Neil Gaiman is probably my favourite author; certainly my favourite living author. Even so, I was surprised (and very pleased) with quite how much Gaiman featured on my 29th birthday yesterday.
Jen got me Norse Mythology, which hadn’t really been on my radar, despite being released this month. I was delighted with the present, of course, but didn’t know what to expect – in just over 24 hours I’m now 3/4s of the way through and thoroughly enjoying it. Essentially a series of short stories, light-weight and a bit mad, they are none-the-less engaging and a fun read.
Then my parents went and got me two Coraline prints, both signed by Chris Riddell. They are from the 10th-anniversary edition – which I have signed by both illustrator and author, and which I consider an important part of my book collection – so I’m chuffed to bits with them. They framed one, the other will have to stay unframed for now.
All this Neil Gaiman talk made me think about American Gods. When I think about American Gods, I have to read American Gods. I consider it my favourite book ever, and this time around I decided to listen to the audiobook. It is very well done. Shadow has just been busted out of train-prison by his dead wife – if that doesn’t make sense to you, do yourself a favour and read the book.
Then, to end the birthday-day, we watched the film version of Coraline – one of the few films which I consider to be better than the book (only other one I can think of off the top of my head is Shutter Island, but I’m sure there are others) whilst eating homemade red Thai curry and dumplings by Jen.
On a non-Gaiman front, I also got the final Tribe Called Quest album, which is fantastic.
Not a bad birthday all-round.
Blark and Son is a new series based around the sometimes mundane, sometimes insane lives of Blark and his son (called Son). Each episode is just 30 seconds long and is broadcast through Instagram.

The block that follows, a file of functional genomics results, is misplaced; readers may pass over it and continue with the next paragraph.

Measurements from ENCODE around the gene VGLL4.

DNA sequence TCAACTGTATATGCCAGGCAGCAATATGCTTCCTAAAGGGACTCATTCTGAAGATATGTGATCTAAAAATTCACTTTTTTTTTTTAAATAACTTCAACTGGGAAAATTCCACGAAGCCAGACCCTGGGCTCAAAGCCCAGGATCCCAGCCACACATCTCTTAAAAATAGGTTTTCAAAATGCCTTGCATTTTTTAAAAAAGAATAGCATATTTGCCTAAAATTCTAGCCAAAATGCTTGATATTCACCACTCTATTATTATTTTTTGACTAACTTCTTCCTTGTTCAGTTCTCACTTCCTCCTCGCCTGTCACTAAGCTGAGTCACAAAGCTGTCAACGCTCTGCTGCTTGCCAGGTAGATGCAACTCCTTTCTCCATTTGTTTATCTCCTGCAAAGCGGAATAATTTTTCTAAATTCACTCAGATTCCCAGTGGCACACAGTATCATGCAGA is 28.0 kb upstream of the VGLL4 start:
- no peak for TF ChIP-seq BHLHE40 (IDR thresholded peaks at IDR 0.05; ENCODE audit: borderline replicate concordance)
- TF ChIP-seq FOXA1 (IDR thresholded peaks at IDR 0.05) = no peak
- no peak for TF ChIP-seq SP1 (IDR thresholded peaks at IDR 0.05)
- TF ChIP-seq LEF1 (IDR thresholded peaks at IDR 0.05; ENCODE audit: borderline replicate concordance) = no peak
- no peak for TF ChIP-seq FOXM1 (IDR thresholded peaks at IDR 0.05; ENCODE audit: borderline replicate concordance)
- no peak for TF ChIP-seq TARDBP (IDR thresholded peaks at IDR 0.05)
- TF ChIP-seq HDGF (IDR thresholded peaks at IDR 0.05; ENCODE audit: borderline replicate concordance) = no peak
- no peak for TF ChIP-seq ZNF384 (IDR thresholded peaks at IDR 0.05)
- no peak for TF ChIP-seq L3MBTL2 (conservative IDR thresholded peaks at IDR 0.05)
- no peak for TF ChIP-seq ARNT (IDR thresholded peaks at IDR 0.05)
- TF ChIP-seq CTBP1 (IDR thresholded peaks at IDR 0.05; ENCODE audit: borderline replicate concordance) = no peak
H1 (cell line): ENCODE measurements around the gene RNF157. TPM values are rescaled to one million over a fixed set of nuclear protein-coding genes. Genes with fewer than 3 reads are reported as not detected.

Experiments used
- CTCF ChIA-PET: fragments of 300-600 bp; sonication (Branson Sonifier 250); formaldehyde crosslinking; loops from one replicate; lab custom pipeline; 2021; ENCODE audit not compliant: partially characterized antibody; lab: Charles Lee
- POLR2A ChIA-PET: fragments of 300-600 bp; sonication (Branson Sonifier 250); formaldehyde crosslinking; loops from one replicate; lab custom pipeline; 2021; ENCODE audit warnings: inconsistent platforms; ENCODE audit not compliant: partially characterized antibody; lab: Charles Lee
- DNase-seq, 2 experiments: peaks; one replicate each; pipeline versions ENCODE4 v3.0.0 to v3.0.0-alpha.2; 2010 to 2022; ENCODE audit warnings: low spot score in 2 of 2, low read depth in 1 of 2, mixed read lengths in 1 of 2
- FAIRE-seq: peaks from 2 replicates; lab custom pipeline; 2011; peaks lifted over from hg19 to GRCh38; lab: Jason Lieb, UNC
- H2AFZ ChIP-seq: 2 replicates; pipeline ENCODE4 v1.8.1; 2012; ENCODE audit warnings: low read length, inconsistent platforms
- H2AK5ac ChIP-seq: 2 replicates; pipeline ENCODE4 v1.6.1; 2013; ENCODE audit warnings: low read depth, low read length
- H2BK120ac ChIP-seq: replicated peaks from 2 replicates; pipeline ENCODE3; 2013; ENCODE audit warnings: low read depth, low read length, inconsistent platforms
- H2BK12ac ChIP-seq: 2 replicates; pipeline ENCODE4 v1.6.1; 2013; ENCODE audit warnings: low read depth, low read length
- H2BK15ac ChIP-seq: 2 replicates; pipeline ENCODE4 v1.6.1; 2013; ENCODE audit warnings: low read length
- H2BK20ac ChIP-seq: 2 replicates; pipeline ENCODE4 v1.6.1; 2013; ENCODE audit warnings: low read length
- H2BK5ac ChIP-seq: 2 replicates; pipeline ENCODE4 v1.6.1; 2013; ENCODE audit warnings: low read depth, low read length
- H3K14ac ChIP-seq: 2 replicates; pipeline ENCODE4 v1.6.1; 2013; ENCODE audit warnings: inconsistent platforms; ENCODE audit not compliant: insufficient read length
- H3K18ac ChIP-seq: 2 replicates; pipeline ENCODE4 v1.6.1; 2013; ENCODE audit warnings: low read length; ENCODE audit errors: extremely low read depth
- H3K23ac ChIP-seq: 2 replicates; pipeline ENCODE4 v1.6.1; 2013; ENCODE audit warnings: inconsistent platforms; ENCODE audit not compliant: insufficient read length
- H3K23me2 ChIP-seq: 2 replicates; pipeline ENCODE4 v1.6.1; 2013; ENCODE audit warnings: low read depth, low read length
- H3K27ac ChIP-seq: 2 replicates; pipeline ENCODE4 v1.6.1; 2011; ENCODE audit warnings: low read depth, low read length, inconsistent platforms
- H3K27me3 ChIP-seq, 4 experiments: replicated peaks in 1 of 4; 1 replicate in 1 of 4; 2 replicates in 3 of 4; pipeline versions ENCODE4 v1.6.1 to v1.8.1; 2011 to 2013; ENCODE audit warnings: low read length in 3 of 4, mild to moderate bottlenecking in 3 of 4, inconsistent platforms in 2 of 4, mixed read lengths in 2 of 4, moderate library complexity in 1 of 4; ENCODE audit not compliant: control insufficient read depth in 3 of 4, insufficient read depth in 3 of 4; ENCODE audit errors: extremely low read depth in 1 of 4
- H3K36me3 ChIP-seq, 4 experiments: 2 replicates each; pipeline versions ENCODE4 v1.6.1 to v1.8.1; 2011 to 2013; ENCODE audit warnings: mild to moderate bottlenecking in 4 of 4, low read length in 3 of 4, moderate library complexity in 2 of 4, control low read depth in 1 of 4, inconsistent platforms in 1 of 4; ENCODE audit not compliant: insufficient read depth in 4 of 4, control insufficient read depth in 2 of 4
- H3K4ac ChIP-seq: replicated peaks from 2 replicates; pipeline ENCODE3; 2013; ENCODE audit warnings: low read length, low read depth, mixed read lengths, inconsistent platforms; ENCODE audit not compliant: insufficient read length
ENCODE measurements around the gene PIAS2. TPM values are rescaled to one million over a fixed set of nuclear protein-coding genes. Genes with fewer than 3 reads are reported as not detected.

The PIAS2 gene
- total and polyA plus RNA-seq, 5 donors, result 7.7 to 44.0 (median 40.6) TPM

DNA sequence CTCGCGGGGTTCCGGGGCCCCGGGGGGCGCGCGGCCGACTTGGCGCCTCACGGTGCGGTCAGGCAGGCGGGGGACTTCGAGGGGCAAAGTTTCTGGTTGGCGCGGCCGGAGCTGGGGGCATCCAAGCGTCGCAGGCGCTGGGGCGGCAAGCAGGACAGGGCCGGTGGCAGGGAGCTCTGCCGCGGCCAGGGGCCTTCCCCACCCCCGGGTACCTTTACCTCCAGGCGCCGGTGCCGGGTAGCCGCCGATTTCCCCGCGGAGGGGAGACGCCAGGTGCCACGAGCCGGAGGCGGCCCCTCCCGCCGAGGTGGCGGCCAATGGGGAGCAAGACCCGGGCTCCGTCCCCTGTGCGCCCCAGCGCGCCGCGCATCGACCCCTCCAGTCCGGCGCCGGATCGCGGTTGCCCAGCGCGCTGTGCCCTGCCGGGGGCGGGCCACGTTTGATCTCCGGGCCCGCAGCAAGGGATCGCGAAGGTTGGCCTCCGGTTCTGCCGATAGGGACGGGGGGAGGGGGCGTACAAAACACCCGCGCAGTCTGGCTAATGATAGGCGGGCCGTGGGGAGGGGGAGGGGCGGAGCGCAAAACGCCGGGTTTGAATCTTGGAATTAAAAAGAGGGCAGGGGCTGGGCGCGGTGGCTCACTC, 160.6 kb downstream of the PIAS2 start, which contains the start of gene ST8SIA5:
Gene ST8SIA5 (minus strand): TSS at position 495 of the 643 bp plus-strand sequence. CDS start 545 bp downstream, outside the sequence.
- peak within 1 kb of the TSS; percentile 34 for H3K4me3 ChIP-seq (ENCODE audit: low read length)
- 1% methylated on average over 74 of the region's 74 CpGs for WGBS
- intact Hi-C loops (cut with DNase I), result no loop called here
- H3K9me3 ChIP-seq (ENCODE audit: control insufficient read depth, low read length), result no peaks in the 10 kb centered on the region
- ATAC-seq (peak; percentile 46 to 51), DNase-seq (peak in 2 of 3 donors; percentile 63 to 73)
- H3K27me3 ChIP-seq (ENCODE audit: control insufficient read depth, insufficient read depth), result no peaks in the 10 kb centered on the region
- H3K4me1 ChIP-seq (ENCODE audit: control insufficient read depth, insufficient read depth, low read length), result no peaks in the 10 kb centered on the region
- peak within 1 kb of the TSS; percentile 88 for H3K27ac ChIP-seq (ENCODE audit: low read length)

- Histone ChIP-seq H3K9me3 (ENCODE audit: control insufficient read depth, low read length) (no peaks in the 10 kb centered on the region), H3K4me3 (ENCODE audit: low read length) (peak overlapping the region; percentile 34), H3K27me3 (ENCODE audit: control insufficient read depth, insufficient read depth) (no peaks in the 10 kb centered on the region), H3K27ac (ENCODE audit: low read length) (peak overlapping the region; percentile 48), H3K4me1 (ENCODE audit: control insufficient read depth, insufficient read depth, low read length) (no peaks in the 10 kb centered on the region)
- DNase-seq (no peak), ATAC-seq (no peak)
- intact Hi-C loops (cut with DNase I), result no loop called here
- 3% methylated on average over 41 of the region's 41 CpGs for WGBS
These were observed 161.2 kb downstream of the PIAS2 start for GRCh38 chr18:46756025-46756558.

I’m fascinated by animation in all its forms and I’m fascinated by social media, so something that combines them both in such a unique way is great to see.
Here’s the first episode:
It’s funny, irreverent and beautiful in its own hideous way. But for me, it is the behind the scenes process that is most interesting. Rocket Jump Film School recently did an episode on Blark and Son, which you can watch here:
This is the second, as the name suggests, in my top video picks series.
Nixon Faces: Aaron Draplin
First up, I love these sort of behind the scenes videos of creators. I find people that create so inspiring, and Aaron Draplin is a real character.
OK Go – Upside Down & Inside Out
OK Go are a fun band that make creative one-shot videos. This one takes it to new levels, as it is actually filmed in zero gravity.
Outdoor Photographer of the Year – Portfolio One Book Trailer
I filmed the intro to and edited this video, so putting it in my “Top Picks” list is pretty low, but I’ve done it anyway because I’m quite pleased with it, and I think that the photography in the video and in the book is well worth seeing.
The first of a new feature.
I’m quite lucky. As part of my job I spend a little bit of my time watching videos. I’ve found that Youtube is fantastic for information and fun entertainment, whilst for emotive and creative videos Vimeo is the place to be.
So here is my Top Picks of YouTube and Vimeo videos, edition number 1:
How to Age Gracefully – CBC’s WireTap (Vimeo)
One Shot: Brandon Semenuk’s unReal Segment – Teton Gravity Research (YouTube)
Portal Combat – Triune Films (YouTube)